Playing football at international level is of course the highest achievement in the game, but to do so well into your 30s is a test of longevity and will. To do so into your 40s is bordering on incredible, but not so says Mauritian Kersley Appou, who on the weekend became Africa's oldest international footballer, when he played for Mauritius against Mauritania in a CAF Africa Cup of Nations qualifier.
Appou spoke after the game, and he said he was aware of the mark and that he could be eclipsing a legend. “I knew before the game that I could erase [Roger] Milla’s record,” he said. “Milla is a reference for Africa – a legend for us all. So I thought of it when my coach told me to warm up as I was coming on. I had not expected that I would be playing, but I feel proud of myself when I think of Roger.”
Roger Milla, of course, is known worldwide for his impressive performances on the world stage, guiding Cameroon to the quarter-finals at the 1990 FIFA World Cup™ finals in Italy, after having been plucked out of semi-retirement in Reunion. He was then already 38 years old, but four years later, Cameroon again qualified for the World Cup, and Milla again make the trip to the finals. This time though, there was no fairytale ending as Cameroon crashed out in the first round.
Milla did, however, find the net in a 6-1 drubbing against Russia, which made him the oldest World Cup scorer. When he played his last international for Cameroon Milla was 42 years and 39 days. That was a record that was to stand for close to 20 years – until the weekend, when Appou broke it.
Passion and pleasure
Appou, who plays his club football for Pamplemousses in the Mauritian league, was very nearly 44 when he came on in Nouakchott. His birthday is on 24 April, which is just four days after the return leg in Mauritius in which the home side hope to overturn a 1-0 defeat from the first leg of the first preliminary round. He said that being able to play at international level for such a long time had not been easy. “I have loved playing football since my childhood, I simply never stopped. For me, it is a way of life. You have to be very disciplined to last so long. I still play, with passion and for pleasure. It becomes, however, increasingly difficult because of age and especially the need to continue to train and keep fit. It is not easy.”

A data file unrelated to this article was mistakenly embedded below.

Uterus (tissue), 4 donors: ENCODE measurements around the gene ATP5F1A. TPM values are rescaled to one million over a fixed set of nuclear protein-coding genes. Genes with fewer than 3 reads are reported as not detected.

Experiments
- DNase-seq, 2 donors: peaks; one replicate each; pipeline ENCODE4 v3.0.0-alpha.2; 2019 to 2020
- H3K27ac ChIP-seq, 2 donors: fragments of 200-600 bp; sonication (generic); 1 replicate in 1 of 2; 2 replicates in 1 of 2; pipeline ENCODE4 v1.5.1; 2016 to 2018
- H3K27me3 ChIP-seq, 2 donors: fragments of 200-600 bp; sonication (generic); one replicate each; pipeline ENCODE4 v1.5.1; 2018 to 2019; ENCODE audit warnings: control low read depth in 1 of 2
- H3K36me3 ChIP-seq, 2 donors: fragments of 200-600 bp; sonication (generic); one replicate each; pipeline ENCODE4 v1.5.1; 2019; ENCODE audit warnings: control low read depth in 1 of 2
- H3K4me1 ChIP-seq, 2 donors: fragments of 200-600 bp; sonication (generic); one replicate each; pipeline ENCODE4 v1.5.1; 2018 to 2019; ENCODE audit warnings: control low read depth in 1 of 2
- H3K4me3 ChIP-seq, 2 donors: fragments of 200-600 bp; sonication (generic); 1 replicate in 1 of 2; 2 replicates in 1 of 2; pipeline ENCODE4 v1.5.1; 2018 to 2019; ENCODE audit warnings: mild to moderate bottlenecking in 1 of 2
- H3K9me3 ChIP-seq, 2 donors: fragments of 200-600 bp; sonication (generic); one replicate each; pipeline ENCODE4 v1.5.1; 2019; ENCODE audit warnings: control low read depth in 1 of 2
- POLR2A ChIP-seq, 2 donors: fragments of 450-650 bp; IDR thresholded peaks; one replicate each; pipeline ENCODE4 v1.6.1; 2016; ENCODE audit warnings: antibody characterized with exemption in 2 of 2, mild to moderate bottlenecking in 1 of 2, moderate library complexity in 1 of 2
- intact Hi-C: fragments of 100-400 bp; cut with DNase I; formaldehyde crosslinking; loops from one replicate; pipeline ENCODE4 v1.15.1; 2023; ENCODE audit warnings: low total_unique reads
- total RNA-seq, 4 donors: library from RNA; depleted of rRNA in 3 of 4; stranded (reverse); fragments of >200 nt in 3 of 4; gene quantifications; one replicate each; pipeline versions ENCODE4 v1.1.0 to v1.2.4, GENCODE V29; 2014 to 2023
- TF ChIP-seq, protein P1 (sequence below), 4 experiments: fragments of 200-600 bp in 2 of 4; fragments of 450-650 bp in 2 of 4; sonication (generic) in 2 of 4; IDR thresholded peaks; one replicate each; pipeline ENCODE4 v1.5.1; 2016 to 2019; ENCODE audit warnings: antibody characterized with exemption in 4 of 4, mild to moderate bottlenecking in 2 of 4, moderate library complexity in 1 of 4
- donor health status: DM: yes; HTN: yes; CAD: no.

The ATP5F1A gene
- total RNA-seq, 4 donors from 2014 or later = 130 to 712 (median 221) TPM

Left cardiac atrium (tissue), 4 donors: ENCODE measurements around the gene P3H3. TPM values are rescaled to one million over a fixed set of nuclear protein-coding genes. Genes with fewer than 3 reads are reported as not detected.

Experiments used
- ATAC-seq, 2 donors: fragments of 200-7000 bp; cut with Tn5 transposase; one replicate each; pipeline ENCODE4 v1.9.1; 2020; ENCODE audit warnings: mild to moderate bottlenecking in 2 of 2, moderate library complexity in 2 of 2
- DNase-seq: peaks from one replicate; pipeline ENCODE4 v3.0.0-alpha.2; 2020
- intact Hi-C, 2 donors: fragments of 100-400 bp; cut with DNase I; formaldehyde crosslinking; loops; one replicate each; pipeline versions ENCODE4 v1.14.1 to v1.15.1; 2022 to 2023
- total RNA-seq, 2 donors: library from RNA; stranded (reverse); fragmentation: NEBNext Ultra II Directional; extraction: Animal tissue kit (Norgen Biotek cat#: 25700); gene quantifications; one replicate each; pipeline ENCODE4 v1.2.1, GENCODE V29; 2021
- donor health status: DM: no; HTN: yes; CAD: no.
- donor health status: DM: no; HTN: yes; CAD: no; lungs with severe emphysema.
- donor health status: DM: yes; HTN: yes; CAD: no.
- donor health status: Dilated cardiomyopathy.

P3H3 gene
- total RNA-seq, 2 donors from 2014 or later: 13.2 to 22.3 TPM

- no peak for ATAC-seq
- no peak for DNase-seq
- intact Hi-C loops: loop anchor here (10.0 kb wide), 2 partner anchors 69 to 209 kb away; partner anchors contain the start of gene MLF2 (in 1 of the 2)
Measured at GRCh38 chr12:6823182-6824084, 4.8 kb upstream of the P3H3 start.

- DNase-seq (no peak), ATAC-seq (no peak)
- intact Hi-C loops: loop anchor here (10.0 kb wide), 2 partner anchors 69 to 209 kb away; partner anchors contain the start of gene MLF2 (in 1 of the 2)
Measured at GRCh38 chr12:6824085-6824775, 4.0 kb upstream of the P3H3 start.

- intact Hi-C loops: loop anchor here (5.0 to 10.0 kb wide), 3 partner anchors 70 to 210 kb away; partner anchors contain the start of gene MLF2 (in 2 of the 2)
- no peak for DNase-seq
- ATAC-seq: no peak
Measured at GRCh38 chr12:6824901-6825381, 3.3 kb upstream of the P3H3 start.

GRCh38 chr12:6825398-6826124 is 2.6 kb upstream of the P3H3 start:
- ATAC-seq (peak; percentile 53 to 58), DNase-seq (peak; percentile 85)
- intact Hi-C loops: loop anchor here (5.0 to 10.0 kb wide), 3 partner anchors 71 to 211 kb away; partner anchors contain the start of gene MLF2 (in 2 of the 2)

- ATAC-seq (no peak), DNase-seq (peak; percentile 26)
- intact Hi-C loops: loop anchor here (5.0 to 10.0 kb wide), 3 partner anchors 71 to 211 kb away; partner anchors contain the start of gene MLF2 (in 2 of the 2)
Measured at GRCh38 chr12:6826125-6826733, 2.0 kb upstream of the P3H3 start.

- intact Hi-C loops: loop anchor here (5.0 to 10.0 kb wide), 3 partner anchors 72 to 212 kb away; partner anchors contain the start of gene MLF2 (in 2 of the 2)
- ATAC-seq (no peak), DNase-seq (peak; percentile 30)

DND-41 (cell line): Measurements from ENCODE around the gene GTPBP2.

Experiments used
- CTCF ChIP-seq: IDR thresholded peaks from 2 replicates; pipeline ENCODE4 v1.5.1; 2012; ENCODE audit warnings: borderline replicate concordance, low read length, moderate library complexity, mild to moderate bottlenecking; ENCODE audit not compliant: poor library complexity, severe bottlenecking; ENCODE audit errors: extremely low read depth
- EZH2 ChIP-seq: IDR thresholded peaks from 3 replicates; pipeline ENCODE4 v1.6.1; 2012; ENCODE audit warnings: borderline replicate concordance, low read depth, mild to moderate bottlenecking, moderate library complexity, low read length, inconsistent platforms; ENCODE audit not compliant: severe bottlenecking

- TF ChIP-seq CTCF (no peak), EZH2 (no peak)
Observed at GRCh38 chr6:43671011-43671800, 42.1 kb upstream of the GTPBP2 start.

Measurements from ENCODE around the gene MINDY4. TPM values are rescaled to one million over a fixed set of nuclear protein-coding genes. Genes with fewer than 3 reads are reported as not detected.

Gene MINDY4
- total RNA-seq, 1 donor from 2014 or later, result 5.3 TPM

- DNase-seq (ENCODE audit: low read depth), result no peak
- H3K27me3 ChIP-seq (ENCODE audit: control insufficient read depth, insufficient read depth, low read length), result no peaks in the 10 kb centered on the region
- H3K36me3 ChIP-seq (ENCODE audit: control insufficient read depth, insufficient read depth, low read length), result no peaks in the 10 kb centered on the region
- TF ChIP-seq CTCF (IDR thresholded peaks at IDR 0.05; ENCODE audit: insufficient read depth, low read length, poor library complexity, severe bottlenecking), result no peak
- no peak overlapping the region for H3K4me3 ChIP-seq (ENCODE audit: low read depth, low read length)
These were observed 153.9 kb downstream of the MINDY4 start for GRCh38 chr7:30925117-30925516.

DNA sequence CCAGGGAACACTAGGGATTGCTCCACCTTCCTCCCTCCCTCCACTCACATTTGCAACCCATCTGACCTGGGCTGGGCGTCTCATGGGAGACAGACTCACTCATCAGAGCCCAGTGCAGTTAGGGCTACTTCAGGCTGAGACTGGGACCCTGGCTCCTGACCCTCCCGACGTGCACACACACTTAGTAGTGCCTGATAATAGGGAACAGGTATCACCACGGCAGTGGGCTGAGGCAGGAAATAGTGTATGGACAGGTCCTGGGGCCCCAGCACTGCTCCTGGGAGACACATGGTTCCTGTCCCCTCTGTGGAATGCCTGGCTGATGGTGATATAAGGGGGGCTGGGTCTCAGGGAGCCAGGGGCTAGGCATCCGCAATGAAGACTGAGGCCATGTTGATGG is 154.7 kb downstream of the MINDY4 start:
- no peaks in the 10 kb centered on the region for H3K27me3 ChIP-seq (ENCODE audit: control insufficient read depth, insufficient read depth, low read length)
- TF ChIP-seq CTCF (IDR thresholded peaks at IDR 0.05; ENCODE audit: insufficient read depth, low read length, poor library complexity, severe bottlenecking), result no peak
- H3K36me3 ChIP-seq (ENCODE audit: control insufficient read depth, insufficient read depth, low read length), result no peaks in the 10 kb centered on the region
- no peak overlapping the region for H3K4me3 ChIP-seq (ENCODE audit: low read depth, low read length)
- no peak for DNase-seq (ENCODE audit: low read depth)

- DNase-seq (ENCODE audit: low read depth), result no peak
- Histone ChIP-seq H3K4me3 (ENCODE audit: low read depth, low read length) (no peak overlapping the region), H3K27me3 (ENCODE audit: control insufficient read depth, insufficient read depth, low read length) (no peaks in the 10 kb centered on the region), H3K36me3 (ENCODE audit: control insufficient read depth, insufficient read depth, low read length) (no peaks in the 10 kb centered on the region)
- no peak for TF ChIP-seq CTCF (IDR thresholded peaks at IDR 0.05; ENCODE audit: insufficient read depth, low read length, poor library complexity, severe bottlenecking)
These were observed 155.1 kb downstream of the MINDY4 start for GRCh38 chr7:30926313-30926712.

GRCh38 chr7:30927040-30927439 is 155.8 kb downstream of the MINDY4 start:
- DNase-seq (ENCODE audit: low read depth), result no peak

He credits his family for helping him maintain his drive. “They have helped me stay fit. I have three kids - two girls and one boy - who are 17, 13 and 11. I hope they will all be at the stadium to support us next Sunday.” But he is honest enough to admit that he has also benefited from the fact that the Mauritian League was not so strong. “I must recognise the fact that it is not fully professional, and that has helped me remain competitive, even though there are good players and good games in that championship.”
Advice and goals
Appou said that he never has any problems with his team-mates, even though he is old enough to be father to most of them. “Even if the age difference is bigger than usual in football, I feel a real respect from our younger players. And as there is no prescribed age when people can become friends, we are all good.” And although he lined up for his first FIFA World Cup qualifying match way back in 1996, he has his eyes firmly looking ahead, mentioning next year's Indian Ocean Island Games as a goal, although his immediate task is helping Mauritius overturn their first leg defeat to advance to the next AFCON qualifying round. “We have a good chance. It is not easy to play against us in Mauritius," he said.
Appou's international team-mate, Jonathan Bru, said that the veteran was an important member of the team. “He gives a lot of very good advice, and he has a huge amount of international experience, which helps the rest of the team. At the moment, he is the best scorer in the Mauritius league. Despite his age, he remains very clinical in the box.”